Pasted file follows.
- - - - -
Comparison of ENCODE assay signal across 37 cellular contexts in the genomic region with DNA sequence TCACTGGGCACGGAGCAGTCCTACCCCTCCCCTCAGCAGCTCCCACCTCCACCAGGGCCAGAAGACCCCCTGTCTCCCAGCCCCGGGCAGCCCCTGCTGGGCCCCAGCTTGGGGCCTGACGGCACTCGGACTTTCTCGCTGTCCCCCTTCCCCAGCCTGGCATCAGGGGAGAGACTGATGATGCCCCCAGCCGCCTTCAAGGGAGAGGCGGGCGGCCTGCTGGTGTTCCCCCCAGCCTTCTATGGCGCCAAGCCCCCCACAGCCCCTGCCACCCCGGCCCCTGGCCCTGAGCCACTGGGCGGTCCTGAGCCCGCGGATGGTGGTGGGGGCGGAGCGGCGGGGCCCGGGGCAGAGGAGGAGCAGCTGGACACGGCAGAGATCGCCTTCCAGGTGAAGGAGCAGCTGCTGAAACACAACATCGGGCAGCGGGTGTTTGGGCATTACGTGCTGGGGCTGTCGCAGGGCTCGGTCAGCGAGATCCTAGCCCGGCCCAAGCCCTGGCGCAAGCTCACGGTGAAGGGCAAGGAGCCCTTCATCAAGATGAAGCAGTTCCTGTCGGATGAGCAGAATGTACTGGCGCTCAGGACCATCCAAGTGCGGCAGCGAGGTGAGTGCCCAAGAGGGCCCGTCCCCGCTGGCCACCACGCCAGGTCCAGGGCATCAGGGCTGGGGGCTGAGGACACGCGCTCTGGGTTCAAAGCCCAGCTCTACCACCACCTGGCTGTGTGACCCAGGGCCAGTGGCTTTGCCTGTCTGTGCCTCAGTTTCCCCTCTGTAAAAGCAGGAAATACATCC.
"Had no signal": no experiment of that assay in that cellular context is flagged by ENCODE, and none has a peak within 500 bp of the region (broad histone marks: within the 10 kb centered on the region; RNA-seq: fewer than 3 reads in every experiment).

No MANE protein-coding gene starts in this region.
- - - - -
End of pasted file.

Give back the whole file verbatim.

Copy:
Comparison of ENCODE assay signal across 37 cellular contexts in the genomic region with DNA sequence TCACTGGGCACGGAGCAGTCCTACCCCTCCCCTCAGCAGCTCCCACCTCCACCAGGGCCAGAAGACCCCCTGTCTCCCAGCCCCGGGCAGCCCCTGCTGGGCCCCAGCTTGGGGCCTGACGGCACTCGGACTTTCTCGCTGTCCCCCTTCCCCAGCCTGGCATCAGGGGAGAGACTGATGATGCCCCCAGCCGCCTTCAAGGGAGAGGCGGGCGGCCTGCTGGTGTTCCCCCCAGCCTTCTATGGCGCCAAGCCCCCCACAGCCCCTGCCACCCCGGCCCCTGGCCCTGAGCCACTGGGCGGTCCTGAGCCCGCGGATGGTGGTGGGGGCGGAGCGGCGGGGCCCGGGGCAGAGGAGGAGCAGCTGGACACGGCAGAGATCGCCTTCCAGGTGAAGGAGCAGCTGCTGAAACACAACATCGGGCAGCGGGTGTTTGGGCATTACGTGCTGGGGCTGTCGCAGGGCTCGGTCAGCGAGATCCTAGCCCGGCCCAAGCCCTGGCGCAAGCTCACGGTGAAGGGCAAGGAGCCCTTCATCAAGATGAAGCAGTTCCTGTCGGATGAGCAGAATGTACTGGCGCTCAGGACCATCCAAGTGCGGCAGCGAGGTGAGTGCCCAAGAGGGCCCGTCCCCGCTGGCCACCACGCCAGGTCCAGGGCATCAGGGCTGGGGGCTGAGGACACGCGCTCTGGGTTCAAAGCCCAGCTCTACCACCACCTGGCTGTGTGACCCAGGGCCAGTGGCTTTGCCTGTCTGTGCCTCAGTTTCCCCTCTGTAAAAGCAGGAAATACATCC.
"Had no signal": no experiment of that assay in that cellular context is flagged by ENCODE, and none has a peak within 500 bp of the region (broad histone marks: within the 10 kb centered on the region; RNA-seq: fewer than 3 reads in every experiment).

No MANE protein-coding gene starts in this region.